Nabeel Siddiqui’s bio and work experience, at age 25, astound. He did his undergraduate in civil engineering, and has since worked on major construction projects, in social entrepreneurship and as the current CEO and co-founder of the successful start-up ModulusTech, which is dedicated to providing low carbon, low cost, sustainable housing. ModulusTech has won several awards, and Nabeel has been invited as a TEDx Speaker and represented Pakistan at the world’s first Global Manufacturing and Industrialisation Summit.
During his undergraduate in NED University, Nabeel worked for three years at a start-up called Counselling Pakistan, a non-profit in the education sector which guided students in their college applications for further studies abroad, and to help them assimilate in international environments. The social impact of the work the non-profit did, played a role in his ventures in social entrepreneurship.
This took flight when Nabeel came across the then viral photo of Aylan Kurdi, a Syrian boy who had drowned in the Mediterranean Sea, trying to flee the civil war, and whose body was washed up ashore. Nabeel and his friends — and future co-founders Yaseen Khalid and M. Saquib — researched into how the crisis escalated. It became clear the problem was a shortage of housing facilities for the refugees. There were no proper shelters or even makeshift tents in harsh conditions, and the options that were available were not taken into consideration as they cost too much.
Nabeel has written a blog on ModulusTech’s website, titled, How Social Causes Lead to Innovation, sharing the start-up’s story. The piece is enthusiastic, determined and inspirational.
Reminded of Pakistan’s own concerns with displaced people and refugees, Nabeel felt personally inclined towards further researching into the problem. Upon learning from a 2015 UN Habitat report that over 1.6 billion people lack adequate housing, Nabeel and his friends were incredulous. Surely it was not impossible to provide standard living conditions at a low cost in a short period of time. The three friends started working on an idea at the end of 2016, to make a modular, easily transportable and energy-efficient house in one day. It took the better part of nine months to create a design and a prototype. The final prototype of the house took them only three hours.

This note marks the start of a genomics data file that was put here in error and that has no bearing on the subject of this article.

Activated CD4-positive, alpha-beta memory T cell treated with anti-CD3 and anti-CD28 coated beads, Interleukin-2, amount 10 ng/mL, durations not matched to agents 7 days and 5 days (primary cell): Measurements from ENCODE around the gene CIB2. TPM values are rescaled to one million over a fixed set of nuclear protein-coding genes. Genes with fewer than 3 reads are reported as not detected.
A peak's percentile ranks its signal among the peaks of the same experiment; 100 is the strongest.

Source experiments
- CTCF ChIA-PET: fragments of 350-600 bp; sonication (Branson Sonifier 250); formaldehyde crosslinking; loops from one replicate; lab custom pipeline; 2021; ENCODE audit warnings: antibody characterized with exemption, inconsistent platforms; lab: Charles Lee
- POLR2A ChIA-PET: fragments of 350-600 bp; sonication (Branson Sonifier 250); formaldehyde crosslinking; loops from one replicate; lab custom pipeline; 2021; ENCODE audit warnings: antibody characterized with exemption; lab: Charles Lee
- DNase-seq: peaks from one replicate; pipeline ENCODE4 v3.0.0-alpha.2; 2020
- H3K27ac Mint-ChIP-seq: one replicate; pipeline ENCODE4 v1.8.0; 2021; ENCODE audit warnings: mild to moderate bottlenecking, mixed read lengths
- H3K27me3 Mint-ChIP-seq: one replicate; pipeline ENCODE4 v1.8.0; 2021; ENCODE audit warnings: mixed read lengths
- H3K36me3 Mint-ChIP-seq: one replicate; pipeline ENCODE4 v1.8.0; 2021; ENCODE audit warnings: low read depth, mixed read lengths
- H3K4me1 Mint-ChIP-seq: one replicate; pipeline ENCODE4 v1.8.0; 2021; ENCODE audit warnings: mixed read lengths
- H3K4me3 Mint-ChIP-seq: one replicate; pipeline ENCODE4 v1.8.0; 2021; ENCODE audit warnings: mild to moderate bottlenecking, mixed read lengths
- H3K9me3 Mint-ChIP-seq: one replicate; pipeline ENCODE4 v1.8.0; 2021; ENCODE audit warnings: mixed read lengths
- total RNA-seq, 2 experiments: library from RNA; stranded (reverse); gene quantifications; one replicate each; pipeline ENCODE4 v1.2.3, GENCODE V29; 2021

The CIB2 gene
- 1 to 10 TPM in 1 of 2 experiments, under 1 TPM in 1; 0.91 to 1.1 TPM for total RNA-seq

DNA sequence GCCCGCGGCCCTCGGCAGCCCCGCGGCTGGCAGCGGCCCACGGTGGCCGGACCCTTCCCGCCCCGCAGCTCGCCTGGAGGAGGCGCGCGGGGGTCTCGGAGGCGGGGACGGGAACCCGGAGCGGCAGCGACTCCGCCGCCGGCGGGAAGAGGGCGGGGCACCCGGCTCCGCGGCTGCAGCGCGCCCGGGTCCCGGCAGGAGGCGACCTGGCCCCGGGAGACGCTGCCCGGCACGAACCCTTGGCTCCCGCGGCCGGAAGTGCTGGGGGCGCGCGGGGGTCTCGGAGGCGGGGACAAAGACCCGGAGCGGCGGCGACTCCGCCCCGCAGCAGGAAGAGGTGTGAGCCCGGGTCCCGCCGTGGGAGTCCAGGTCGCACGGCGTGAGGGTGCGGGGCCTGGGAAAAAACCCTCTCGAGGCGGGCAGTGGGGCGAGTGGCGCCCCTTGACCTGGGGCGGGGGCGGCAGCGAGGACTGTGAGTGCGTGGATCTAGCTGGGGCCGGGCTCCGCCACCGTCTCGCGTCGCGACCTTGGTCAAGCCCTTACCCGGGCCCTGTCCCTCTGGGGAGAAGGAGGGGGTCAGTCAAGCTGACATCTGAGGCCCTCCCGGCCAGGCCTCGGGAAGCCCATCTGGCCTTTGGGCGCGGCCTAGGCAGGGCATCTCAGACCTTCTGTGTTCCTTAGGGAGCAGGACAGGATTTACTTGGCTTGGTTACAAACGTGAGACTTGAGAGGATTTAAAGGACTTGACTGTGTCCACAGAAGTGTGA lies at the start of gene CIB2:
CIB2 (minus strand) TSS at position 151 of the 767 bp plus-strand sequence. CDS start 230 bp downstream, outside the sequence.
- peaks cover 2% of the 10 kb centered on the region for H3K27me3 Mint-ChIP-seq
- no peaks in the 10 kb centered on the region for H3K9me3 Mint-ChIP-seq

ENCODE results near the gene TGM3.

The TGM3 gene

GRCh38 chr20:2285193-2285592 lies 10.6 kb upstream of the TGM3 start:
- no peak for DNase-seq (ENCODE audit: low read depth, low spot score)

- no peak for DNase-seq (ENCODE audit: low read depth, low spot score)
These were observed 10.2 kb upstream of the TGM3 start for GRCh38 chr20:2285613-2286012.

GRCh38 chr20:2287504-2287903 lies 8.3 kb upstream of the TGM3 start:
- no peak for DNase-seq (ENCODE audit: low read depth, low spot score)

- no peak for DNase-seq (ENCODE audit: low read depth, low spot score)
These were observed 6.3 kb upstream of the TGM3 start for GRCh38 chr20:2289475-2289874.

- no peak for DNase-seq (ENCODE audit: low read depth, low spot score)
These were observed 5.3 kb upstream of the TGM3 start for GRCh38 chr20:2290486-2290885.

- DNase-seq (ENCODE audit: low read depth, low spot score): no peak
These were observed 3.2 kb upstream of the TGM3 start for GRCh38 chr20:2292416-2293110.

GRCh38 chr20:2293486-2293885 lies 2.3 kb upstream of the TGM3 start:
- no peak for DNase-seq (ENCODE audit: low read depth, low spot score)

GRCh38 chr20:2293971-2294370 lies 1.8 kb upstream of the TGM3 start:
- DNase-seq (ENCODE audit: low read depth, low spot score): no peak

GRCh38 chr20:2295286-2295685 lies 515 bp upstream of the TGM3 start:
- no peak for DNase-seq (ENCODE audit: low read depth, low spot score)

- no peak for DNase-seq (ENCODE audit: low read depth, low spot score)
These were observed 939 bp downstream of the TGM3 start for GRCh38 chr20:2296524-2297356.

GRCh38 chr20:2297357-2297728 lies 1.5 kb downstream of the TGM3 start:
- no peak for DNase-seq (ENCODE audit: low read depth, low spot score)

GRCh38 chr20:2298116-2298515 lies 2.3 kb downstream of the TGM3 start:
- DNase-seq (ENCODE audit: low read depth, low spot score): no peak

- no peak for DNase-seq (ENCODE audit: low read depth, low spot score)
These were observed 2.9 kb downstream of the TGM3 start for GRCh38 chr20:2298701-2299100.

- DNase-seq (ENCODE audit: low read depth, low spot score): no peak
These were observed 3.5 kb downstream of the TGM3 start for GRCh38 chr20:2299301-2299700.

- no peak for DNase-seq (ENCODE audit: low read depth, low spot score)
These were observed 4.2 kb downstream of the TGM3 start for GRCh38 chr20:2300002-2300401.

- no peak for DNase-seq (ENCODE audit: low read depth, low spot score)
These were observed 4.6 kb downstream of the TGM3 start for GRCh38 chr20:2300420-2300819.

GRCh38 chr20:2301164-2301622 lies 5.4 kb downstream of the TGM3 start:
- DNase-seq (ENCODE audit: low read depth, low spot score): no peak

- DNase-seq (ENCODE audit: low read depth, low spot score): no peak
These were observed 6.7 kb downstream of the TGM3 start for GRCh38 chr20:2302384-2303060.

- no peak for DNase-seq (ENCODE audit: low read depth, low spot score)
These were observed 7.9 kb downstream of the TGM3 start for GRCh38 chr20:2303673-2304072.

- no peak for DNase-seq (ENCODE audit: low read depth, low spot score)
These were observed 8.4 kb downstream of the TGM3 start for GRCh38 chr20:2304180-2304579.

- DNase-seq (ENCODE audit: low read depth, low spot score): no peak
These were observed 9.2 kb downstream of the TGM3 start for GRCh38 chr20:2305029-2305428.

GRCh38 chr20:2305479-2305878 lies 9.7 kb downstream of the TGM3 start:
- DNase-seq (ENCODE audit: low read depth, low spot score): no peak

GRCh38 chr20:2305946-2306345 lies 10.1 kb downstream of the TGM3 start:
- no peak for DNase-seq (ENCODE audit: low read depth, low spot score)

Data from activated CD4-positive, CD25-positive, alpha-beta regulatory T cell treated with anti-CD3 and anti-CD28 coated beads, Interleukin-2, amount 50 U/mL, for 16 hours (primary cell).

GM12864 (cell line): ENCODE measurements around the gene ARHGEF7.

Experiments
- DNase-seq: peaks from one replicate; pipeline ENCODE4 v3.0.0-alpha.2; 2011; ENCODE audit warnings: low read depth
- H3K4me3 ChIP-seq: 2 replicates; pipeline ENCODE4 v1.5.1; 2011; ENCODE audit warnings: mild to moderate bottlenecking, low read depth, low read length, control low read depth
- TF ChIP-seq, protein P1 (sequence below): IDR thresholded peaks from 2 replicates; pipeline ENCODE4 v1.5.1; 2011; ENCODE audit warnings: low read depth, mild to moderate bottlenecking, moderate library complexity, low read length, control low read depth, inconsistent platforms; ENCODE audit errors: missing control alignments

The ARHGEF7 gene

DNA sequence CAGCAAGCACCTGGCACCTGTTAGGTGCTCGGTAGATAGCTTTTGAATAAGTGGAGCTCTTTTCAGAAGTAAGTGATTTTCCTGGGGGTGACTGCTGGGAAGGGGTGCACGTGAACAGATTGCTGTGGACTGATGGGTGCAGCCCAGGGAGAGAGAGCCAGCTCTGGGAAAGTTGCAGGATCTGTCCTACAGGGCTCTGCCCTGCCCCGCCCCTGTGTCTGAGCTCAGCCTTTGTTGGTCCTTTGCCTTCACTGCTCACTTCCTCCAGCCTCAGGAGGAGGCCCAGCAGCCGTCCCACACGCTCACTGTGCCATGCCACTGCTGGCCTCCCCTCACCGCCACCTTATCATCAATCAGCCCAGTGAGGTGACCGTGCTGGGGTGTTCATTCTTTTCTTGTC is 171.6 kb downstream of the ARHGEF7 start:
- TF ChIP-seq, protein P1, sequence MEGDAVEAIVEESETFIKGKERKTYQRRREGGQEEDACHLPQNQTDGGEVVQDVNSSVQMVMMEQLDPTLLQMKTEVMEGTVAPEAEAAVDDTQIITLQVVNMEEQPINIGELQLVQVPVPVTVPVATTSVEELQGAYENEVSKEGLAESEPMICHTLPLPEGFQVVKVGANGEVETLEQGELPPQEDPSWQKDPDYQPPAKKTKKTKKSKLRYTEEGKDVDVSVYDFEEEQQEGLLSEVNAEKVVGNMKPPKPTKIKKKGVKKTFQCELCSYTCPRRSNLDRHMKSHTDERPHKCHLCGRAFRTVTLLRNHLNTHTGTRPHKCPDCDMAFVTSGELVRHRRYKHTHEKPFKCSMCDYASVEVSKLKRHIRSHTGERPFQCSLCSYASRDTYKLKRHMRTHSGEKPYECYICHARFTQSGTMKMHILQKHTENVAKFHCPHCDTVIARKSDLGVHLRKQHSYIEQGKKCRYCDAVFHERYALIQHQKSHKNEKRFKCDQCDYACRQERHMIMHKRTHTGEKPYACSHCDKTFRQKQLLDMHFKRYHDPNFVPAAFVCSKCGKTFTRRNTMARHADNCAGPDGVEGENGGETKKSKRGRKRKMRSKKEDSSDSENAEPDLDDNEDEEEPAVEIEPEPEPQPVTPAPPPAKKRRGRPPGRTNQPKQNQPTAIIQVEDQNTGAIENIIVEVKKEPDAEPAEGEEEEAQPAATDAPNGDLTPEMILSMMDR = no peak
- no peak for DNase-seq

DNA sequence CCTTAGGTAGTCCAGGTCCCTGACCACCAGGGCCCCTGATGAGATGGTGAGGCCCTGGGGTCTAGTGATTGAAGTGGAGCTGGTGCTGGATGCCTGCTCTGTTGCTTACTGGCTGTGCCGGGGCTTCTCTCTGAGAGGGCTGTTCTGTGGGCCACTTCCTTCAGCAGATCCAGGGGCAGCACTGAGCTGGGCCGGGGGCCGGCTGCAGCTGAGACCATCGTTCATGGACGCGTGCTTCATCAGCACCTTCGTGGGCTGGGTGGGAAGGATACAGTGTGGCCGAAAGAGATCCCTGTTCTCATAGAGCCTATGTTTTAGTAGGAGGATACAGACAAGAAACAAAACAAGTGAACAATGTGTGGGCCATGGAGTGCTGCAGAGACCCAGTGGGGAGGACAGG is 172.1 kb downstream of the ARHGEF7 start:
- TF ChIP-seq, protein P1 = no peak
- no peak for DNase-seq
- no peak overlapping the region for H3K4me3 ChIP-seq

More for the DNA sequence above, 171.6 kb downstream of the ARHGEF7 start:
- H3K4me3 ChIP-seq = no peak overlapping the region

After successfully testing the first model, within the lowest possible cost bracket, the trio launched ModulusTech. While the fresh graduates had no prior experience in business, their passion and energy took the lead, steering how they rethought and creatively approached housing. They set up in an incubator, Nest I/O, supported by technological luminary Jehan Ara.
The first official product they launched was the modular, flat-pack house — one that can be assembled and then packed away into a box — that in comparison to traditional housing had a reduced carbon footprint by 50 times over, while providing electrical and plumbing facilities. It was a house that could be built in three hours, by three people, using only $3,000, and has a lifespan of 30 years.
Nabeel and the co-founders made it a point to create a house according to the US international standards of living. They were aware of the harsh conditions displaced people and refugees are often susceptible to, and wanted to create a space they would be comfortable and safe living in. “If you assemble the house yourself, you feel an ownership towards it,” said Nabeel. “You can even integrate two houses into one, by joining two units, or you can make a school or an office.”
Any one of those features would have been enough to label the start-up as a trailblazer in the entrepreneurial world, but it was the winning combination that provided an environmental, sustainable and cost-effective solution, that earned ModulusTech international grants from the United Nations Industrial Development Organization’s GCIP Programme, United Nations Environment Programme and the Islamic Development Bank, along with seed investment from local investors such as Magnus Communications.
“I learnt that a non-profit business model doesn’t really work in Pakistan. We were fortunate Nest I/O didn’t charge us anything,” said Nabeel. “Having an innovative product, however, gave us a competitive advantage. Our product generates a lot of interest among clients and investors.”
The interest the products garners, is due to the immense workload the co-founders tirelessly take on. Working over 100 hours a week and still taking work home, Nabeel is no stranger to the grind of a successful start-up.
A perfectionist in his own right, the CEO of ModulusTech is learning to delegate among a team of 10, mainly so he can focus on bringing the larger projects of the start-up to life. The second product in ModulusTech’s line will be an autonomous house, one that can provide its own energy and water through an external filtration system. The concept was displayed for the first time at an event by the School of Tomorrow, at Beach Luxury, earlier in 2018.
The start-up is also involved with Imran Khan’s Naya Pakistan Housing Programme. “I think our product fits their agenda,” Nabeel deliberates. “The way to solving the displacement problem is an industrialised housing approach, which is one we operate on.”
By Mahnoor Farooqui